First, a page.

RSS For Your Church

March 27, 2007 by

So today, I was thinking to myself, “Self, those guys over at the Barna Group have some pretty neat statistics, why don’t you subscribe to their RSS feed?”


I searched. And I searched. And I searched. Almost frantically, in fact. Where was the little orange button with the white circly things? You know, this one: 2007_03_23feedicon.jpg

Wait, you don’t know? It’s probably one of the most under-utilized technologies by churches today. Let’s be honest. People like me won’t visit your site without that button. As always, Wikipedia does a great job of explaining what RSS is.

Essentially, when you set up a feed reader (aka aggregator), it checks the sites you subscribe to for updates, and automatically loads them so you can read through them–quickly and easily. Personally, I use Google Reader. But there are services from Yahoo, Bloglines and many more.

After subscribing to feeds, you go to your aggregator’s home page, and you’re presented with a handy list of new articles from everyone you subscribe to. I might have 25 new items, 7 from CNN, 2 from Church Marketing Sucks, 8 from ESPN, 5 from Lifehacker and 3 from Church Relevance. Thus, I never have to visit these pages to find out what’s new!

So what could RSS do for your church?

  • Announce Events
  • Announce Prayer Requests
  • Send Out Devotions
  • Weekly News Updates
  • Series Announcements
  • Encouraging Messages
  • Anything At All!

There you go, you received permission. Go talk to your church tech guy, and get on it!

Post By:

Joshua Cody

Josh Cody served as our associate editor for several years before moving on to bigger things. Like Texas. These days he lives in Austin, Texas, with his wife, and you can find him online or on Twitter when he's not wrestling code.
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8 Responses to “RSS For Your Church”

  • David Russell
    March 27, 2007

    I think it’s also important for churches to get RSS working dynamically with the content of the site. I’ve learned that manually updated RSS feeds are great if you’ve got a web guy who knows to maintain them. If the situation is different, with perhaps administrative assistants updating the site in a content management system, you’ll want to make sure that system does the work for them.
    You’re so right about RSS. It’s simple, flexible, powerful and it’s a no-brainer. :)

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  • Pastor Chris
    March 27, 2007

    I’ve expereinced this frustration too many times. I’m visiting blogs, reading them, and want to subscribe (i’ve learned quickly).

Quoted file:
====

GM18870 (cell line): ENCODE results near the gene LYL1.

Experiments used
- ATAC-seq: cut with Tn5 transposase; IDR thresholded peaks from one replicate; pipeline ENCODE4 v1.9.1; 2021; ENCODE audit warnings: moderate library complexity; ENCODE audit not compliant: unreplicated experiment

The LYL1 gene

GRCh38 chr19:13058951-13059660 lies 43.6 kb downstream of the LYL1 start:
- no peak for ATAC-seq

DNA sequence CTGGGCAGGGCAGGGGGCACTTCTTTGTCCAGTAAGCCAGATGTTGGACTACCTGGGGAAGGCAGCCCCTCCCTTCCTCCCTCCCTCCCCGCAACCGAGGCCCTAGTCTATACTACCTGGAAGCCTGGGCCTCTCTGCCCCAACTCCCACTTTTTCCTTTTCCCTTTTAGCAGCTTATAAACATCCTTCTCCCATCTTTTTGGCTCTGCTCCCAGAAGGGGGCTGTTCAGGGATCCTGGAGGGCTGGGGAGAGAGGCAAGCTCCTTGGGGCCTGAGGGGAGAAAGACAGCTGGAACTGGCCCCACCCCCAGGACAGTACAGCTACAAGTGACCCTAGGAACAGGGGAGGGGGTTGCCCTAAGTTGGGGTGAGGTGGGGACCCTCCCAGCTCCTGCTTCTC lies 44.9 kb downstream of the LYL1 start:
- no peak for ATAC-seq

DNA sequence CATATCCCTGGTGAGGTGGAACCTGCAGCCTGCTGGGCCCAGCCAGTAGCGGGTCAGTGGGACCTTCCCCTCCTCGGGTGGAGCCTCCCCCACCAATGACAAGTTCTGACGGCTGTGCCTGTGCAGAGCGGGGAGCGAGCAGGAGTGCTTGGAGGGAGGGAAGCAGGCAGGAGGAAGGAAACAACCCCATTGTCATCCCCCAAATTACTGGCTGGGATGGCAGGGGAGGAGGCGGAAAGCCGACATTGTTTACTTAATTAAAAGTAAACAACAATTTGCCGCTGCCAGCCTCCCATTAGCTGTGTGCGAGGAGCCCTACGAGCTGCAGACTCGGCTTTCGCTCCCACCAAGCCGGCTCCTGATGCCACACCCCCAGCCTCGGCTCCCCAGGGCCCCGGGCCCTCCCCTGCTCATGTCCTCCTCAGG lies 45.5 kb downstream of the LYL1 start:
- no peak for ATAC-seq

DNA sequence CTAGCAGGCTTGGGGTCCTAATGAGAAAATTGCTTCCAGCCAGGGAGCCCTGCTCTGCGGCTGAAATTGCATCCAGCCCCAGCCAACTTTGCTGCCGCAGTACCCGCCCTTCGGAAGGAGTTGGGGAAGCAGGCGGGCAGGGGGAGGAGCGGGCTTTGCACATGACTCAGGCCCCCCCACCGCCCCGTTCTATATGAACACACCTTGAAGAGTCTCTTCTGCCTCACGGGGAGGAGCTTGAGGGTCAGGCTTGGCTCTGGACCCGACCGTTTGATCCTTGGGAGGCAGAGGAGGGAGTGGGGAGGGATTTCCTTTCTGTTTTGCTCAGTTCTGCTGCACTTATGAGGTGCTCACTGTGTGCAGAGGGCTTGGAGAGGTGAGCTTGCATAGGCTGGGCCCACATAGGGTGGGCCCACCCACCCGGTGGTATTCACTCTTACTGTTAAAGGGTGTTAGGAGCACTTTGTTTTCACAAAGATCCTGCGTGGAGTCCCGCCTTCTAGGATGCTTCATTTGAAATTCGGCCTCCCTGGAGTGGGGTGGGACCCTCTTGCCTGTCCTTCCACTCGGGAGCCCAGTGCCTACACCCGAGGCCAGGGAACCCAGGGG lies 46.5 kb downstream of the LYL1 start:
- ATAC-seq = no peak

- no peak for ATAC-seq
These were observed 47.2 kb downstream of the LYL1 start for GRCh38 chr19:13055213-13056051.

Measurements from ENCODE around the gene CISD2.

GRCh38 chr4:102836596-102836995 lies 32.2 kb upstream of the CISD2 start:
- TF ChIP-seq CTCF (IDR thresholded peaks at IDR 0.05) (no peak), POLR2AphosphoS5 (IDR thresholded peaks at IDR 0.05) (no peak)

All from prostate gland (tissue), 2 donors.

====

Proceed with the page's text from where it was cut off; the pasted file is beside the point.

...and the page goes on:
Its very simple to subscribe with a button thingy. What is not simple is when i hit the subscribe button and get a website full of code. What do I do with that!
    Pastor Chris

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  • David
    March 27, 2007

    The Barna group of course has an email update which is how most people follow them. So you can use an email subscription within bloglines to follow their updates in your RSS reader.
    See the bloglines FAQ

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  • Ron
    March 27, 2007

    I had the same experience searching for a feed button with Barna. So I settled for another option and signed up for their email newsletter. Too bad it’s not in my Google newsreader. I’ll look into Bloglines & see if that will help.

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  • anthony
    March 28, 2007

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  • Sarah
    April 9, 2007

    RSS for churches… who would’ve thunk it:)

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  • Jeff Patterson
    September 6, 2007

    Pretty late to this discussion, but seeking to influence my church this direction, as the younger crowd appreciates content on the website, and not just a cool-looking dynamic collage of images but without any relevant or updated content (our is neither cool-looking or updated). Lending a hand.
    Bring on the content and the RSS!

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  • David
    November 7, 2007

    How can you do these things? I wrote an article on my software company’s website: The best thing is, you might be able to do this without any programming at all.

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